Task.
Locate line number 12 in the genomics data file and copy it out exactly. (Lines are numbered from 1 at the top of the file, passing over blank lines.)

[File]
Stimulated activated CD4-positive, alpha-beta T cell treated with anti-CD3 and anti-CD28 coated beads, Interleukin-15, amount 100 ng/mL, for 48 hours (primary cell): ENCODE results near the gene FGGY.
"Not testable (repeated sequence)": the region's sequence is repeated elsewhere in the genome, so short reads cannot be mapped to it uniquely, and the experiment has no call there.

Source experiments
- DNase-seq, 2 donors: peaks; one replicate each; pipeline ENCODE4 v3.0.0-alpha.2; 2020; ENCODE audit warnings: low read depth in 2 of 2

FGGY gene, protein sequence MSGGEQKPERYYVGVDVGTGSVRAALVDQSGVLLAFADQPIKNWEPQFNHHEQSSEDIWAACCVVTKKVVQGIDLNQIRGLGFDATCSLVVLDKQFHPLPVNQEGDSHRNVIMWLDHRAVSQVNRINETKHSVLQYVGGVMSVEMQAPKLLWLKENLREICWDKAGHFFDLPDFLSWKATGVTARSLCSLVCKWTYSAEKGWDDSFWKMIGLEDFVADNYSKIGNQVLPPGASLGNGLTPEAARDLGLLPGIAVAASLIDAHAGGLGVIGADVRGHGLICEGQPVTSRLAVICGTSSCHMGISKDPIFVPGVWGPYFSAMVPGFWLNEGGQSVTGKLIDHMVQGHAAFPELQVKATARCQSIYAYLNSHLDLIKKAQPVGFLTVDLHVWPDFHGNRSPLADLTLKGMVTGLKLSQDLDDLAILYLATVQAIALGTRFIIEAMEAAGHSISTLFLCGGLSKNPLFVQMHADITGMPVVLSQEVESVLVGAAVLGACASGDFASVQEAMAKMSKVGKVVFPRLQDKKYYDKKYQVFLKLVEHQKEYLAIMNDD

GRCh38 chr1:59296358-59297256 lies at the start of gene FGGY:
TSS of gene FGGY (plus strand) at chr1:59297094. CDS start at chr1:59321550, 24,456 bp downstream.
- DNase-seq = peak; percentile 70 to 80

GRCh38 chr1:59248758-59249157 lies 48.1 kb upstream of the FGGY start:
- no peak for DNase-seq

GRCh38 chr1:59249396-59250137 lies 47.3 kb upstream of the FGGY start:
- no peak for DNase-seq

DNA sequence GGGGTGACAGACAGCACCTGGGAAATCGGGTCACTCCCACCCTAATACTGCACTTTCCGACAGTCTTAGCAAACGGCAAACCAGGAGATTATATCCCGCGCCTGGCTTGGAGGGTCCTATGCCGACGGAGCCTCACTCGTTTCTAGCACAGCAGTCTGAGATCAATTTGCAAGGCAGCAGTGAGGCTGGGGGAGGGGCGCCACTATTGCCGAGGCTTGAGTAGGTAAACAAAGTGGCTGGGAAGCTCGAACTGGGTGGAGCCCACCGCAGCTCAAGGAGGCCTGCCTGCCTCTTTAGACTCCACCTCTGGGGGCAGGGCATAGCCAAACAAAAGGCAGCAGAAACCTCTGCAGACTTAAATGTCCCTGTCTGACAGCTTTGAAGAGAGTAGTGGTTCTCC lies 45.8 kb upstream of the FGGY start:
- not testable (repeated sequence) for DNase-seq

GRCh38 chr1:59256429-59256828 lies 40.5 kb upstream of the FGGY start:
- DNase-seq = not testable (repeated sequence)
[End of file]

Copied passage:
- no peak for DNase-seq